A combination of slow progress in improving public services, the continuation of the war, and frustration with the government’s European Union (EU) policy led to a far less decisive Labour victory in May 2005 elections, with the margin of parliamentary majority reduced from 165 seats to 66. Labour took just 36 percent of the vote, the smallest total for a majority-winning party in Britain’s democratic history.

Blair remained prime minister after the 2005 election, but he was considerably weakened by speculation about the timing of his long-standing promise to give up the premiership in favor of Gordon Brown, the chancellor of the exchequer. Blair said in September 2006 that he would step down within a year. Michael Howard, the Conservative Party leader who had been seen as ineffective in capitalizing on Blair’s weakness, resigned as party leader, and David Cameron was elected to replace him in December 2005.

Britain’s sometimes troubled relationship with the EU remained in the spotlight at a summit in Luxembourg in June 2005, when a group of EU countries led by France demanded an end to Britain’s annual rebate from the EU budget. (Former British prime minister Margaret Thatcher had negotiated the annual refund in the early 1980s, claming that Britain was unfairly taxed by the EU’s Common Agricultural Policy.) The argument left Britain further embittered with France and forestalled agreement on the budget.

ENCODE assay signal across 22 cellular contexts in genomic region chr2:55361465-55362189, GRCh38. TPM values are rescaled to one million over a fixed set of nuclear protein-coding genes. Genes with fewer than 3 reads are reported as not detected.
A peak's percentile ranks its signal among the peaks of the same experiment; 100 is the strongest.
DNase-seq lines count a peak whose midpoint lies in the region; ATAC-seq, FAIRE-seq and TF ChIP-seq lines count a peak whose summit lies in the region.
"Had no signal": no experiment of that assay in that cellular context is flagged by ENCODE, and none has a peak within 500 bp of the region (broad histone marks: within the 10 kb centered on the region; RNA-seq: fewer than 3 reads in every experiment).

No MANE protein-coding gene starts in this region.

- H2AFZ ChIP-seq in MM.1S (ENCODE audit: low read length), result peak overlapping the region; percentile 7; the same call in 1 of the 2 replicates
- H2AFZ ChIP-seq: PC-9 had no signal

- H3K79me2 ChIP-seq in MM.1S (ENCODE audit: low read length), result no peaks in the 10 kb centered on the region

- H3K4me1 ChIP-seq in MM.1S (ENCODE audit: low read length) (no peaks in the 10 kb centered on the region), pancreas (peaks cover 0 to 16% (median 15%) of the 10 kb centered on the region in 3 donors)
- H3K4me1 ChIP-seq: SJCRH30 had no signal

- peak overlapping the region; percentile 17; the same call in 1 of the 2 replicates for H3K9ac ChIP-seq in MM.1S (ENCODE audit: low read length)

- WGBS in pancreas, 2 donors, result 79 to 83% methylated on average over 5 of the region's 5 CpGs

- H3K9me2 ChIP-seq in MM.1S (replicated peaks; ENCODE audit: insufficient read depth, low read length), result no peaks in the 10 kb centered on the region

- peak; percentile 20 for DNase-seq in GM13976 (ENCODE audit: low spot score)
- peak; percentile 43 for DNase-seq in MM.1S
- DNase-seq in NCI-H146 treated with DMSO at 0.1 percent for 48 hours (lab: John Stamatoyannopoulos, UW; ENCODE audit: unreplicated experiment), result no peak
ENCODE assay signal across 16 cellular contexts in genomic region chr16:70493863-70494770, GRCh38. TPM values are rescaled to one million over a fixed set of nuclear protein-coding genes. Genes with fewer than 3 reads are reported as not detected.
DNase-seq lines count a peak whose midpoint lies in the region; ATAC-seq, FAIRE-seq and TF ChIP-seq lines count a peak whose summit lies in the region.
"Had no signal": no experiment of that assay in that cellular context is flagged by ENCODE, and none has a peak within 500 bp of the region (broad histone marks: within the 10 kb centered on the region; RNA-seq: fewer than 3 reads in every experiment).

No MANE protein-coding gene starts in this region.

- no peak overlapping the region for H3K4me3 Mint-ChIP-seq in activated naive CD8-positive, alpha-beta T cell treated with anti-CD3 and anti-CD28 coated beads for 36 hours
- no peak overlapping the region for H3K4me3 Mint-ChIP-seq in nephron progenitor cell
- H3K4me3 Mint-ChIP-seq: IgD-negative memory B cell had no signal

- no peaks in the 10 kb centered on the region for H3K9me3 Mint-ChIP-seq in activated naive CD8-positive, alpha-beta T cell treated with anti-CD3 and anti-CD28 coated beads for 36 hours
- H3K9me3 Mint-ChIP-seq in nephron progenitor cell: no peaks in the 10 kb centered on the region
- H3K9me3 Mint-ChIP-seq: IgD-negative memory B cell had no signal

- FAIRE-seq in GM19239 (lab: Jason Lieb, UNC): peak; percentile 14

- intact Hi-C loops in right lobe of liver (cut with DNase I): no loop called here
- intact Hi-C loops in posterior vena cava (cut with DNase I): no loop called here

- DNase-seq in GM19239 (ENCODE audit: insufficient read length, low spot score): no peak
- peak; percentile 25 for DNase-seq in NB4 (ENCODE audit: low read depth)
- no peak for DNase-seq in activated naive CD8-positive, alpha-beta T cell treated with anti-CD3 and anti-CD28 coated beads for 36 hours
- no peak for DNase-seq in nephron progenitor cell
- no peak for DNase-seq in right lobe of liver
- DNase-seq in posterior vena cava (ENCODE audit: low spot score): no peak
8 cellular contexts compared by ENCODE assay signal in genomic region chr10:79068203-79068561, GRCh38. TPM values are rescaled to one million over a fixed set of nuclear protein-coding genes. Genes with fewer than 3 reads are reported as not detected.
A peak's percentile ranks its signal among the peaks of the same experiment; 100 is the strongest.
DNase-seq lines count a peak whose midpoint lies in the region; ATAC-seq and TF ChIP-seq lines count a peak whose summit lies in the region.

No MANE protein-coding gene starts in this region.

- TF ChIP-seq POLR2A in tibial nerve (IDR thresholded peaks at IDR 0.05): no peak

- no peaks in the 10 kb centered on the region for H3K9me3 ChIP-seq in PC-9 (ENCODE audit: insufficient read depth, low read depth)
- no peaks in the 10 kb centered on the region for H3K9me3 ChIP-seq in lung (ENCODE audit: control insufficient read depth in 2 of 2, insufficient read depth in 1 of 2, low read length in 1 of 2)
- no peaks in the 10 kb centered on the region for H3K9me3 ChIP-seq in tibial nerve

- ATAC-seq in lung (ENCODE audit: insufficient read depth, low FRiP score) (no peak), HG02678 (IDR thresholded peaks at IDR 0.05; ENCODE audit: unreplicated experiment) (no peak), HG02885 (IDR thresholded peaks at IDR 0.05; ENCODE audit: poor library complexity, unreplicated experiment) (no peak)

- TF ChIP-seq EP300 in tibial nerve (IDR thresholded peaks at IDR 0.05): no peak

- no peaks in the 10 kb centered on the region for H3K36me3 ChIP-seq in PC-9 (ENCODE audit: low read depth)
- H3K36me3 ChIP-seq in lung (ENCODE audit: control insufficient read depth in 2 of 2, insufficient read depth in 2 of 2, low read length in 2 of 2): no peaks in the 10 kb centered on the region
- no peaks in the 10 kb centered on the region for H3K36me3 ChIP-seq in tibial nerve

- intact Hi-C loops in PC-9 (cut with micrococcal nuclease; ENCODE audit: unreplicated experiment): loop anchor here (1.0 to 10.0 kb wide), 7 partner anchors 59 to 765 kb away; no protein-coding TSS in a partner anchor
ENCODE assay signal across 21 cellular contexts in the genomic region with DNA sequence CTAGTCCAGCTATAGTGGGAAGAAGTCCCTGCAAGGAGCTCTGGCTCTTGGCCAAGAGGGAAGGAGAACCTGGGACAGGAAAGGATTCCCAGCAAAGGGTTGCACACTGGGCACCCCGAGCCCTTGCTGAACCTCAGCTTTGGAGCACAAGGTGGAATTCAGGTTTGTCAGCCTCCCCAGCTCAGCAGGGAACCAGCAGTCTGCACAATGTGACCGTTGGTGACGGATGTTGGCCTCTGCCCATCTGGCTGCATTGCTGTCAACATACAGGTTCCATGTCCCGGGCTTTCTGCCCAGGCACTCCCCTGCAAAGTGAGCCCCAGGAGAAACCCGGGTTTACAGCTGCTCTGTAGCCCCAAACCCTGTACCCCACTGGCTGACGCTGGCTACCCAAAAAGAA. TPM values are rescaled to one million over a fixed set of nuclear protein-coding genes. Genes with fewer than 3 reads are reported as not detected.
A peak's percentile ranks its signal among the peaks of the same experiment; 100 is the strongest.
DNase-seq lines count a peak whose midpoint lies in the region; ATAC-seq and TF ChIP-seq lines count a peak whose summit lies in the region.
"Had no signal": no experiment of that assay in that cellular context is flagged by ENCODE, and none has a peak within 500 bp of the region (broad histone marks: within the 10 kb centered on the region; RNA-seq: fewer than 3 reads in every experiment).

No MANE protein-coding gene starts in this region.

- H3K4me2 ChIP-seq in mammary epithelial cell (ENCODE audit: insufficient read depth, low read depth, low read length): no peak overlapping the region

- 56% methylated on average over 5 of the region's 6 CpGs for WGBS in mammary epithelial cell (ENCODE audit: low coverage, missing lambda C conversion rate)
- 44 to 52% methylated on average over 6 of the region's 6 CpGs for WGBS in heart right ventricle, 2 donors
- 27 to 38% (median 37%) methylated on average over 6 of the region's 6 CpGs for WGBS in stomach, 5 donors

On July 7, 2005, three bombings in London’s Underground railway system and one on a London bus killed more than 50 people and wounded hundreds. The bombers, also killed in the attacks, were British Muslims, three of Pakistani descent and one a convert to Islam. The attacks set off a public debate about the failure of many immigrants and racial and religious minorities to become integrated into British society. Shortly after the attacks, British police shot and killed an innocent Brazilian man, suspecting he was a terrorist. More than a year after the shooting, no definitive punishments had been handed down for the deadly mistake.

The aftermath of the terrorist attacks led to government proposals to toughen antiterrorism laws, which in turn sparked concerns about civil liberties. The proposals, first introduced in August 2005, were wide ranging. However, in one of the first bills to be voted on by the House of Commons, Blair was defeated. Instead of extending the time terrorism suspects could be held without detention from 14 to 90 days, the Commons extended the period to 28 days. In another government setback, the Law Lords (the highest court in Britain) ruled in December that evidence obtained through torture could not be used at trial.

Concerns about terrorism extended into 2006. In February, a radical and outspoken Muslim cleric, Abu Hamza al-Masri, was convicted of soliciting murder and inciting racial hatred. (British National Party leader Nick Griffin was cleared of incitement charges in November after calling Islam a “vicious, wicked faith,” prompting claims by some observers that the justice system was biased against Muslims.) In August, authorities reported that they had disrupted a plot to blow up transatlantic airliners departing London. In October, the Guardian newspaper published what it said was a leaked document from the Department for Education and Skills advising professors to keep watch on Muslim students suspected of extremism.